What is the purpose of Article 1 Section 1?

Article I, Section 1 vests all legislative powers of the federal government in a bicameral Congress. As explained above, this is often read to include a principle that legislative power cannot be delegated to the other branches, to individual members of Congress, or to private actors.

What does the full faith and credit clause require of states?

Article IV addresses something different: the states’ relations with each other, sometimes called “horizontal federalism.” Its first section, the Full Faith and Credit Clause, requires every state, as part of a single nation, to give a certain measure of respect to every other state’s laws and institutions.

What are 5 powers of the president?

The Constitution explicitly assigns the president the power to sign or veto legislation, command the armed forces, ask for the written opinion of their Cabinet, convene or adjourn Congress, grant reprieves and pardons, and receive ambassadors.

What are the first 10 amendments called?

The Bill of Rights is the first 10 Amendments to the Constitution. It spells out Americans’ rights in relation to their government. It guarantees civil rights and liberties to the individual—like freedom of speech, press, and religion.

What are the first 3 words of the Constitution?

The first three words of the Constitution are “We the People.” The document says that the people of the United States choose to create the government. “We the People” also explains that people elect representatives to make laws. This is a form of self-government. Words in bold are English words you may not know.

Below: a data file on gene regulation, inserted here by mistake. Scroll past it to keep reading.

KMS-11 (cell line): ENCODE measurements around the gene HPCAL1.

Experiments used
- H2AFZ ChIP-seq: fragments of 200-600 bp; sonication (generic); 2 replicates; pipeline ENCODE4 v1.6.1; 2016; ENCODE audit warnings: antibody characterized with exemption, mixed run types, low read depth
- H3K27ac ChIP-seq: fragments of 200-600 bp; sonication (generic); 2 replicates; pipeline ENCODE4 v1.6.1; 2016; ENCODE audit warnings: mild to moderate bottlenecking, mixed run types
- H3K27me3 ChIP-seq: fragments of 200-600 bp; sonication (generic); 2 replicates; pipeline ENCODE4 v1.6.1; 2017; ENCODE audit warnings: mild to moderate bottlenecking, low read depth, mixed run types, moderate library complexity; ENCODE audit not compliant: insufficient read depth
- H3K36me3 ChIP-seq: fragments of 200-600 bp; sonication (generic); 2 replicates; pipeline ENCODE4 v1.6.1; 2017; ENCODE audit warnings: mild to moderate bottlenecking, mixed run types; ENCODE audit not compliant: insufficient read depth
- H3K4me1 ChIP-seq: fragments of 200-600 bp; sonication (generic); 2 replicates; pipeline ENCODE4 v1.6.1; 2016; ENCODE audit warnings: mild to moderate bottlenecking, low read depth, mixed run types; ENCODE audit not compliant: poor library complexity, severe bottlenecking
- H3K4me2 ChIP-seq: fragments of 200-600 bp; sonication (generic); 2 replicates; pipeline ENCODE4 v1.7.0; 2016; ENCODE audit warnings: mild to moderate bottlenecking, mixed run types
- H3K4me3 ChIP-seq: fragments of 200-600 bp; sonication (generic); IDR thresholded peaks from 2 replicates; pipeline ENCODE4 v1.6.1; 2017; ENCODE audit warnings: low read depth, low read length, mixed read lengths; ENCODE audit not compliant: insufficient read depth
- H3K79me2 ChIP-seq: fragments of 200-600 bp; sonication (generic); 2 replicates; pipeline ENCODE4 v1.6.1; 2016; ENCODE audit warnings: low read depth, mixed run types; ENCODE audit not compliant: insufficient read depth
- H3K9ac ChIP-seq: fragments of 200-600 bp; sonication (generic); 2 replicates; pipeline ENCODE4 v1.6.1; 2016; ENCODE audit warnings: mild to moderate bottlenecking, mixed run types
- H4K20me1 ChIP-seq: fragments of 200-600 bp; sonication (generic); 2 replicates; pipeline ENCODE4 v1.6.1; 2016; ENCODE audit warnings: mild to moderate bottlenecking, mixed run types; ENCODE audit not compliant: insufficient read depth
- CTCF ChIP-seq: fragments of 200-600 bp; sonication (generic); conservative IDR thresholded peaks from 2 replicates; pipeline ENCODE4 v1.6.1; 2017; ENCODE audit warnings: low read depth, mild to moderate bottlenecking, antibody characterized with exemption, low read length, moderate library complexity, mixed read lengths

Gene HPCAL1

What does Section 2 require states to do?

Article IV, Section 2 guarantees that states cannot discriminate against citizens of other states. States must give people from other states the same fundamental rights it gives its own citizens. … It provides that the second state is obligated to return the fugitive to the state where the crime was committed.

What are 2 exceptions to the full faith and credit clause?

What are two exceptions to the Full Faith and Credit Clause? Civil laws apply to their own states. The State where person has residency can confirm or deny a divorce. Who is in charge of extradition?